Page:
The purpose of this study was to investigate the effect of the COVID-19 pandemic on the mental health of children and the effect of parental involvement during the pandemic. We used longitudinal observational data from a large sample of the ABCD Study. A total of 4885 children were analyzed in the study, adjusted for PMQ scores, and then analyzed for changes in CBCL scores before and after the onset of the pandemic. Our findings suggest that the COVID-19 pandemic has a minor adverse effect on children’s mental health. We also found that the degree of involvement between the child and the parent and parenting style affects a child’s mental health even in the face of the pandemic. For each, we will interpret the results obtained below.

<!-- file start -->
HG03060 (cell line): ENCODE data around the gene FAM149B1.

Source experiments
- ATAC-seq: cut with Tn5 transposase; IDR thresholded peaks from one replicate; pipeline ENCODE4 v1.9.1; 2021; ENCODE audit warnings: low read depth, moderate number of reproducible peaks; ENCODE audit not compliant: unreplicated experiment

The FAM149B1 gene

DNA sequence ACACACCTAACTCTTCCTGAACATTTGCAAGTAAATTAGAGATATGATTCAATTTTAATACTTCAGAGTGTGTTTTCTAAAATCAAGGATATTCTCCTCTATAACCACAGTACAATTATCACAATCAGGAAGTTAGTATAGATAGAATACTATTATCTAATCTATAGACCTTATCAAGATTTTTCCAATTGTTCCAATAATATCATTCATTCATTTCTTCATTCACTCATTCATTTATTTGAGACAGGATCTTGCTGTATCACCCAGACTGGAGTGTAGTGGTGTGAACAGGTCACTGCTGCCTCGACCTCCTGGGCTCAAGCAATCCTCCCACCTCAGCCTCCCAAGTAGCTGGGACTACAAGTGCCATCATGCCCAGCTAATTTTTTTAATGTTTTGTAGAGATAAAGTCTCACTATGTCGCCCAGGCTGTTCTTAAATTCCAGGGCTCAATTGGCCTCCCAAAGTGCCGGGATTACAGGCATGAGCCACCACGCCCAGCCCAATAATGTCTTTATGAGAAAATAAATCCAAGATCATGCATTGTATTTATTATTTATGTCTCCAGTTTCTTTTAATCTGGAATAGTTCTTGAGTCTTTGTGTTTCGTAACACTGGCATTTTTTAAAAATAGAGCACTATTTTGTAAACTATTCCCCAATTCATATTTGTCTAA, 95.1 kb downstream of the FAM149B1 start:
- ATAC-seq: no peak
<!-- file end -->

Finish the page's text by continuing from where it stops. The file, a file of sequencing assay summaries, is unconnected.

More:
First, we hypothesized that mental health problems in children would worsen over time due to the COVID-19 pandemic. The study results support our hypothesis. The emotional problem exacerbated by this pandemic was depression. This finding is consistent with previous studies and shows that depressive symptoms in children are exacerbated by the COVID-19 pandemic30,31,32,33,34,35, as is the case in adults35,36,37. However, the withdrawn/depressed behavior went from an average of 53.4 ± 5.7 pre-pandemic to 53.7 ± 5.9 since the onset of the pandemic, which is a change of only 0.3. Additionally, these values from before and during the COVID-19 pandemic are in the normal range. While the worsening of depressive tendencies for children was statistically significant, the magnitude of deterioration was clinically minor; hence, caution is warranted in the interpretation of these results. Next, this change was similar for attention, which worsened albeit only slightly clinically; the average attention problems went from 53.4 ± 5.4 pre-pandemic to 53.6 ± 5.6 since the onset of the pandemic. Interestingly, the results of our study did not uncover any effects on anxiety or physical complaints. Previous studies have reported that the COVID-19 pandemic does not exacerbate children’s emotional problems38,39. Rather, emotional problems of children aged 11–16 reportedly diminished in the United Kingdom38. A longitudinal study of about 1000 children in England reported a fair reduction in anxiety overall39. These results are consistent with our findings that the COVID-19 pandemic has no effect on children’s anxiety. Moreover, our findings showed that children’s behavioral problems were unaffected by the pandemic. This result is consistent with the findings of an online cross-sectional study of 1264 children (aged 2–6) and their parents in two primary schools in Hubei, China40. Hence, mental health problems, such as anxiety and behavioral issues commonly observed in children, seemed to be largely unaffected by the pandemic.